We're trying to figure out how the term "range anxiety" will apply to the Terrafugia TF-X flying car. Is it going to be applicable to the pilot or to others in the sky? The reason we ask is because the vehicle is a plug-in hybrid, so those batteries better well be charged up. But, according to the potential manufacturer, flying the vehicle will require only five hours of training, so getting too close could produce a different kind of anxiety.
It was only a month ago when Terrafugia took its Transition flying car (or driving plane, as CEO Carl Dietrich says) to the EAA AirVenture show in Oshkosh, Wisconsin, for some exposure and its first public flight demonstration. We know the flight was a success, but Translogic was also there to get an inside look at the street-legal flying machine and capture it on video.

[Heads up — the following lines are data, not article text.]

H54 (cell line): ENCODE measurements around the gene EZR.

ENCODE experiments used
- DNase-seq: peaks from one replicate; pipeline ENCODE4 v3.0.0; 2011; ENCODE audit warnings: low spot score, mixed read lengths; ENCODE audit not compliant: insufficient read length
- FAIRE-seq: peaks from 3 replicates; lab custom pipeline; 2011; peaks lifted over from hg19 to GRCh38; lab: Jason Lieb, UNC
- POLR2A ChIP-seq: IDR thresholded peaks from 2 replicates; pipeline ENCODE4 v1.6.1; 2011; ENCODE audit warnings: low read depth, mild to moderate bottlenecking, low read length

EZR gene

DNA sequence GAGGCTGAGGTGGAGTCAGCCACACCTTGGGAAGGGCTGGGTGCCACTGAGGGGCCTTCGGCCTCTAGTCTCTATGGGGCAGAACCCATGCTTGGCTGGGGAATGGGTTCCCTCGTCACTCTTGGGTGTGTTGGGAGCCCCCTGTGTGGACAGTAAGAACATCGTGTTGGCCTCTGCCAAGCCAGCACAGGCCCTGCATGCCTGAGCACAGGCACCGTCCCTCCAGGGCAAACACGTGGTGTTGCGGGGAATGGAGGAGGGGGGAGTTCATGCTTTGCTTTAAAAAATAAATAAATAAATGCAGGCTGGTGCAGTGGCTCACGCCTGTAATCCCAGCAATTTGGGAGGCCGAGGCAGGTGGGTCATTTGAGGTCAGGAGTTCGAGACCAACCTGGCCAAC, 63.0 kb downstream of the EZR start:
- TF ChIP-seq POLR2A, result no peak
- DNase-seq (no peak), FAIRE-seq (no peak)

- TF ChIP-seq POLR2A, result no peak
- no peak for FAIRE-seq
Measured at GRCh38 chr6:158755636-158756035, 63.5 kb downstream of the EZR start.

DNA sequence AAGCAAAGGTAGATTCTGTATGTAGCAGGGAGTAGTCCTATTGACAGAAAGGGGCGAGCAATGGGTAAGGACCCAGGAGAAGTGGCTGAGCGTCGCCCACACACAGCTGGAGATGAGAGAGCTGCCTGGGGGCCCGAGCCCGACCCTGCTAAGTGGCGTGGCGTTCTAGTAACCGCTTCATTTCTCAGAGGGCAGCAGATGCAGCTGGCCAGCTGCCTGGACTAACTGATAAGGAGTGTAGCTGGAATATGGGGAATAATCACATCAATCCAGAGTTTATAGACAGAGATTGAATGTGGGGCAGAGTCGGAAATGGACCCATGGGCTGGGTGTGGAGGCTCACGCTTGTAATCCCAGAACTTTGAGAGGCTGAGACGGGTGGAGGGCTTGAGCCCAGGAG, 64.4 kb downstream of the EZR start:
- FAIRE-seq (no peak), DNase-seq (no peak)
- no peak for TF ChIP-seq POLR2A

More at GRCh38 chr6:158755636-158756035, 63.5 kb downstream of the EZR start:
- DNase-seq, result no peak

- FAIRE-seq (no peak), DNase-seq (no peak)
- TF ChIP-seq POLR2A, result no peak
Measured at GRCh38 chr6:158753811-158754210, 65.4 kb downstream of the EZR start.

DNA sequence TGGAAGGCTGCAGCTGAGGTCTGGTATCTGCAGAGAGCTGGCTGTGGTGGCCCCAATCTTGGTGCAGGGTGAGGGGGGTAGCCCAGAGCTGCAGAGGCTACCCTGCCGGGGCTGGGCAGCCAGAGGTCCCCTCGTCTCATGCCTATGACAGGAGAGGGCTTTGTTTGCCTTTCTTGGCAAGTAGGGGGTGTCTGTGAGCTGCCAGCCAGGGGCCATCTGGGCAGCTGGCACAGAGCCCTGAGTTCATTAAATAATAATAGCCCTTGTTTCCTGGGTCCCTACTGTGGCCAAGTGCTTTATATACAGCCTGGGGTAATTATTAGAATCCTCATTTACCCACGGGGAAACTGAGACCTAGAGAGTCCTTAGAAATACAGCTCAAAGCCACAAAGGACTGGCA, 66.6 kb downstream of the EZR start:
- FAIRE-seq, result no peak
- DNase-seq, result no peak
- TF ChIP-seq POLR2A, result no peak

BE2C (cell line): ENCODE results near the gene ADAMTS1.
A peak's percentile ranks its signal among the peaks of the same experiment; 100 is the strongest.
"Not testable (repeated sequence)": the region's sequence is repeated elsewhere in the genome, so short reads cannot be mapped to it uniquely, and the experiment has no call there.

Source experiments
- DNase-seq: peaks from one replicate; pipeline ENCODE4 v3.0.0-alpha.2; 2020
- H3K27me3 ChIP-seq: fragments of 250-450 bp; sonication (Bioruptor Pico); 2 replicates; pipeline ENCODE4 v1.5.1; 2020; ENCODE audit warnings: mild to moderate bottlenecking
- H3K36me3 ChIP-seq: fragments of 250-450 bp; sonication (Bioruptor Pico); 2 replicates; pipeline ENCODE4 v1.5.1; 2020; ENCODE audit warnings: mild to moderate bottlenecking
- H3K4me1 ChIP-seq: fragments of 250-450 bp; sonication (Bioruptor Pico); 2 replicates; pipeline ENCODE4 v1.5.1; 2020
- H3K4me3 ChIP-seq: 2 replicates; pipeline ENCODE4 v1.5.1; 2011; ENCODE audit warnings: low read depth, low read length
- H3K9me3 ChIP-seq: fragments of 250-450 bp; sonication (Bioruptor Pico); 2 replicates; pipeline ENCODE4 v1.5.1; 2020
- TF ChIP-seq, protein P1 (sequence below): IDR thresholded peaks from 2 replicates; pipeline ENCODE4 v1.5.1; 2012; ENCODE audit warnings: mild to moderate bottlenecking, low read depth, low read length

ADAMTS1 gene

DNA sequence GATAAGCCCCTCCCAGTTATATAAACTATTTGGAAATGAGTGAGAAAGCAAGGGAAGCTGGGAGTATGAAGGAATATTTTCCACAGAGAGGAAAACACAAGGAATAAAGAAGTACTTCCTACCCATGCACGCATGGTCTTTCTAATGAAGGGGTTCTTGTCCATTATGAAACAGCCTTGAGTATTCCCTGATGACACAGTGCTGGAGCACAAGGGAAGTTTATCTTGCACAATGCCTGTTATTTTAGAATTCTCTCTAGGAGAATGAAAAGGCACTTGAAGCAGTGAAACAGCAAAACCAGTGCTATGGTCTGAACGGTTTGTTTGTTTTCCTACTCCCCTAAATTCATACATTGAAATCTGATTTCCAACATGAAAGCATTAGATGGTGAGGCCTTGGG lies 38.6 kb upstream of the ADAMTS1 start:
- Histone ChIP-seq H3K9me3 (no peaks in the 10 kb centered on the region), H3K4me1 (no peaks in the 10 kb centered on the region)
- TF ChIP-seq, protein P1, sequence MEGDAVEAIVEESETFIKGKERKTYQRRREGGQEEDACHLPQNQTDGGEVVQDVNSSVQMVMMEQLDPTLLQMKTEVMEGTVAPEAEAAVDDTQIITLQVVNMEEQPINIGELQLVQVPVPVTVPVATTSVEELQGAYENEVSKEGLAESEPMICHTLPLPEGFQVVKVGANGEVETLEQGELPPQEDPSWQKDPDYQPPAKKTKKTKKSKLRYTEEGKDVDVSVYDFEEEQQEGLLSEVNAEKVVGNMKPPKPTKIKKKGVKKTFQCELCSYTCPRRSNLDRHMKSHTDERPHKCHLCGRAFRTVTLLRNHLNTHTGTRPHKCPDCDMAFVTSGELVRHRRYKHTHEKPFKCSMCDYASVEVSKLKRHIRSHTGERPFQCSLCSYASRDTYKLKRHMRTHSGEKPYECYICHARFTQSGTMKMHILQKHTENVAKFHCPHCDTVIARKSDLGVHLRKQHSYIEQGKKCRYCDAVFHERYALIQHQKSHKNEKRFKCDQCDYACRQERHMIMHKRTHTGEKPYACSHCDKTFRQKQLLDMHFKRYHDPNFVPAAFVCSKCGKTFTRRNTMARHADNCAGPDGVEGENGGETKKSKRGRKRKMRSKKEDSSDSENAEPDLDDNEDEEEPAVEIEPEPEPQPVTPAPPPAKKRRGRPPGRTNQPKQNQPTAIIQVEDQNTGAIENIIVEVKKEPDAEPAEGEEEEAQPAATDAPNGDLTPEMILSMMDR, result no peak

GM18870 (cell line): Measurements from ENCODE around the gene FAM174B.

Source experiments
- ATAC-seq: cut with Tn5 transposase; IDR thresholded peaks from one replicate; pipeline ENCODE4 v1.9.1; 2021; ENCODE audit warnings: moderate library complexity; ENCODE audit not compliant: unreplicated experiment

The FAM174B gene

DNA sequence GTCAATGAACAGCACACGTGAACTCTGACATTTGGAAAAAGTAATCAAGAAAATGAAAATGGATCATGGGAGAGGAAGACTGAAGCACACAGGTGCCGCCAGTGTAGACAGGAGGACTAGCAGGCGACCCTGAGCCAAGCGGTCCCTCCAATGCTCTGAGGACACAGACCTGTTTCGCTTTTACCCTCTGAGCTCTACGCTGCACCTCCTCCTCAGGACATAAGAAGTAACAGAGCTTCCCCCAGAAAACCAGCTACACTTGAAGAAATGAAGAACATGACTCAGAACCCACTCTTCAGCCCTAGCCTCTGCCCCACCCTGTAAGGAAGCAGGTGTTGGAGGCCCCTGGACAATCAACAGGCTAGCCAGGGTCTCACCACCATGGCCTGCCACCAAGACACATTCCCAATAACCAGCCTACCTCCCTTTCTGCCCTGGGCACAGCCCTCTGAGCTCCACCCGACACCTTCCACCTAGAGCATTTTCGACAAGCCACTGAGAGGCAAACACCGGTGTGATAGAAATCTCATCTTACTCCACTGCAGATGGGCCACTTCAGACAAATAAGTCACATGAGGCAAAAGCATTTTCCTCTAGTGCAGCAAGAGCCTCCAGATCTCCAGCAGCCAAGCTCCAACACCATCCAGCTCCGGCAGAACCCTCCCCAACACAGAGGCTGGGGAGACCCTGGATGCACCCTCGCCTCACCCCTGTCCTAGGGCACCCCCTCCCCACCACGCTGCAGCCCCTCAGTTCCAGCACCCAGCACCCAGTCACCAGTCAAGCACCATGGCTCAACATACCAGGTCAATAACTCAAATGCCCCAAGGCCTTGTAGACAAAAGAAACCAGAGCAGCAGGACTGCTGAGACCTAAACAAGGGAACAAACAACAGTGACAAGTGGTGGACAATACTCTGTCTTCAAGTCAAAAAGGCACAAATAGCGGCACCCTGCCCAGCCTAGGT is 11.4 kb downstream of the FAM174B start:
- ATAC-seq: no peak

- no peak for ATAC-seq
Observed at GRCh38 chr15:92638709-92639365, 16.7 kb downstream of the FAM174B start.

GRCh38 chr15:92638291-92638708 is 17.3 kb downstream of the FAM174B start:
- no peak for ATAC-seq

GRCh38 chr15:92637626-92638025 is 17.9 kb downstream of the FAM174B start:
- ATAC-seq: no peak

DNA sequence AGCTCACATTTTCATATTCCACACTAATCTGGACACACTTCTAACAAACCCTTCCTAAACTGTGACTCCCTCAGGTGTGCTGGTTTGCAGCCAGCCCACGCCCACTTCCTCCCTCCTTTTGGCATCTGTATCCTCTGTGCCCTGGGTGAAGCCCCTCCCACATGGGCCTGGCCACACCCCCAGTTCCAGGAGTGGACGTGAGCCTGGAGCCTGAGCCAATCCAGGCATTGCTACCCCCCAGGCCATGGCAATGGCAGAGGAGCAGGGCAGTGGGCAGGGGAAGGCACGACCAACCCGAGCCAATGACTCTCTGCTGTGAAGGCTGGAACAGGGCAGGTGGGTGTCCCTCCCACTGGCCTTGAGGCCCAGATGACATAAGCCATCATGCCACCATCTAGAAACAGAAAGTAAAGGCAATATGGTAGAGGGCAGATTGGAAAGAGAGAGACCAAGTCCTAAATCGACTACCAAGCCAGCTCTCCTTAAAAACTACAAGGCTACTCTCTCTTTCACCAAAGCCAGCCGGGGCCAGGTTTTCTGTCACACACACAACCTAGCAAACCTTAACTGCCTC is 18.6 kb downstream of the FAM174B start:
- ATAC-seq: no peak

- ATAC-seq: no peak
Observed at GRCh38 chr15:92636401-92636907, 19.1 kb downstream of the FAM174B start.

It's hard to forget a company like Terrafugia – mostly because it won't let us. Every six months or so, the Massachusetts-based self-proclaimed aerospace company makes headlines with a flying car concept. It's first attempt, called the Transition, was a folding low-wing propeller-driven pusher aircraft with a water-cooled combustion engine. Despite its ungainliness, it has flown, but only in prototype form, and despite its long gestation period and a reported 100 reservations on the books,